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A Short History of America’s First Labor Day Celebration

Most Americans associate Labor Day with the end of summer. But the holiday was originally a form of worker activism during a period of rapid industrialization. Solidarity, not barbecue, was the buzzword back then.

Labor Day parades celebrating workers’ rights continued into the 20th century. Here, members of the Women’s Auxiliary Typographical Union participated in a 1909 Labor Day parade in New York City.
(Everett Collection/Shutterstock)
On the first Monday of September, Americans celebrate Labor Day by attending barbecues and other outdoor festivities. With the holiday comes cooler weather, a return to school, and (according to sartorial rules) the end of wearing white.

But the history of the holiday has nothing to do with fashion or the changing of seasons. Nearly 140 years ago, Labor Day was a call to action by workers’ unions to improve 19th-century labor conditions.

The first Labor Day was celebrated on Tuesday, Sept. 5, 1882, in New York City. The idea was proposed by the Central Labor Union (CLU), a consortium of labor unions within New York and New Jersey that fought against low wages, unfair hours, unsafe working environments and child labor. The CLU wanted to organize a street parade to celebrate labor organizations and draw awareness to workers’ rights.

This was not the first celebration honoring trade workers. The concept dates back to the early 19th century, when laborers would hold picnics and other special events to advocate for workers’ rights and address concerns.

By the late 1800s, with more Americans than ever participating in the industrial workforce, laborers began to organize in greater numbers. Workers formed national labor unions, including the Knights of Labor and later the American Federation of Labor.

With this national labor movement in full swing by the 1880s, regional labor unions like the CLU felt empowered to organize a large labor rights celebration.

The 1882 event began with a march in Manhattan from City Hall to Union Square. According to local newspapers, 10,000 to 20,000 workers from various trade organizations participated in the parade, including unions representing jewelers, painters, dock builders, cigar-makers and typographers.

Sun Smaller.jpg
An article about the first Labor Day celebration, published in The Sun on September 6, 1882. According to the article, in the parade marched men (and some women) “on horseback, men wearing regalia, men with society aprons, and men with flags, musical instruments, badges, and all the other paraphernalia of a procession.”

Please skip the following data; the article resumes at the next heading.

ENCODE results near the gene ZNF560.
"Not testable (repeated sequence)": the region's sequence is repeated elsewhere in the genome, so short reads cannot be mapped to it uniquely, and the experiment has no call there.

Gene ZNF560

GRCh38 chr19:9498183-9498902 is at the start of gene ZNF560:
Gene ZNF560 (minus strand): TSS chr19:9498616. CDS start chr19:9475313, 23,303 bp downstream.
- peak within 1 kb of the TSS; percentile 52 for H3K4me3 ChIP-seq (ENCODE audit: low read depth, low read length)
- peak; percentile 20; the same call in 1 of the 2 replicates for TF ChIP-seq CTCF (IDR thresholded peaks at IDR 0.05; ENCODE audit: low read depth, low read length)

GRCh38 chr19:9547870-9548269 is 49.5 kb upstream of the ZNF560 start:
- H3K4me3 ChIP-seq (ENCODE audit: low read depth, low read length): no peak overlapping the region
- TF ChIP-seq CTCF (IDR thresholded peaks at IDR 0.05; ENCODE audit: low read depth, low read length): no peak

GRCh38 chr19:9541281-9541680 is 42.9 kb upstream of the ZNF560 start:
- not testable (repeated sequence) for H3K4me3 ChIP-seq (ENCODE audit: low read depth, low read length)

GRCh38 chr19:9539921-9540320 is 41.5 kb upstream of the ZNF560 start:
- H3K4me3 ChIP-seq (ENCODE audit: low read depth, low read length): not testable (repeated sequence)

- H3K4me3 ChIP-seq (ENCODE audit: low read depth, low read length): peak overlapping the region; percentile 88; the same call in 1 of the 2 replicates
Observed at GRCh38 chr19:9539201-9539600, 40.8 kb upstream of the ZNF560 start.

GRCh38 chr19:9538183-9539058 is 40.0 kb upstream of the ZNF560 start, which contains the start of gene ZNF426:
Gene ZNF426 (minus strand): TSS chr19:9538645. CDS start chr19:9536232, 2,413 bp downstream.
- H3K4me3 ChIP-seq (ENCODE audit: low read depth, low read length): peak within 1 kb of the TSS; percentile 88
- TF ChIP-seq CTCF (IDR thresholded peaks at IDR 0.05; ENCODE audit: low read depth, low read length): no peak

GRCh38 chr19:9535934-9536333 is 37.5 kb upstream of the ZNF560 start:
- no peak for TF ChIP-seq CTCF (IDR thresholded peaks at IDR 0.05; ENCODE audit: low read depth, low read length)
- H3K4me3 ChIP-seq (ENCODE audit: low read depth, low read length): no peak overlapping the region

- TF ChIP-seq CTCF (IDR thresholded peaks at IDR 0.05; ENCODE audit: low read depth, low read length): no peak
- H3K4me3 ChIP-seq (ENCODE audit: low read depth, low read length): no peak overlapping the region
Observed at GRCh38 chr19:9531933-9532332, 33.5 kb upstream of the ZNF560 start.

Many participants held signs advocating for workers’ rights, such as “Eight hours a legal day’s work,” “Labor must use the ballot” and “To the workers should belong the wealth.” As they marched, bands performed songs such as “When I First Put My Uniform On.”

Local papers described seamstresses and other laborers opening their windows along the parade route, waving handkerchiefs and cheering in solidarity with the marchers.

The day concluded with festivities in Elm Park. Between 20,000 and 50,000 workers and their families spent the afternoon enjoying food and drink, along with live music and dancing.

While the event did include fun and festivities, the holiday was also a form of political action. The CLU deliberately chose to hold the parade on a workday so that those who participated could give up a day’s pay in symbolic support for improved working conditions and fairer wages.

The CLU saw the day as a success and planned to celebrate what they called “the workingman’s holiday” again the following year. Other cities began to hold their own versions of the celebration, prompting some states to make at an official holiday. Oregon was the first state to make Labor Day a holiday in 1887 (although a proposal went to the New York Legislature first). By 1894, 26 more states had adopted the holiday, and in the same year President Grover Cleveland made Labor Day a federal holiday to be held on the first Monday in September of each year.

A September 1882 issue of Frank Leslie’s Illustrated Newspaper included this illustration of the original Labor Day parade. The caption calls the event a “Grand demonstration of workingmen” and depicts “the procession passing the reviewing stand at Union Square.” (Library of Congress)
Cities and states continued to celebrate laborers with Labor Day parades and festivals throughout the 19th and 20th centuries. But with union power in steady decline (barely 10 percent of American workers belong to a union today), the significance of Labor Day as a holiday set aside for workers has waned. While cities and towns still hold Labor Day parades honoring local workers, many people now consider the national holiday to represent the change of seasons rather than improving working conditions.

But were it not for laborers like those who first marched in New York in 1882, millions of Americans today would not be able to enjoy eight-hour workdays, minimum wage laws – and federal holidays off.
Emma Newcombe has a Ph.D. in American and New England Studies from Boston University.
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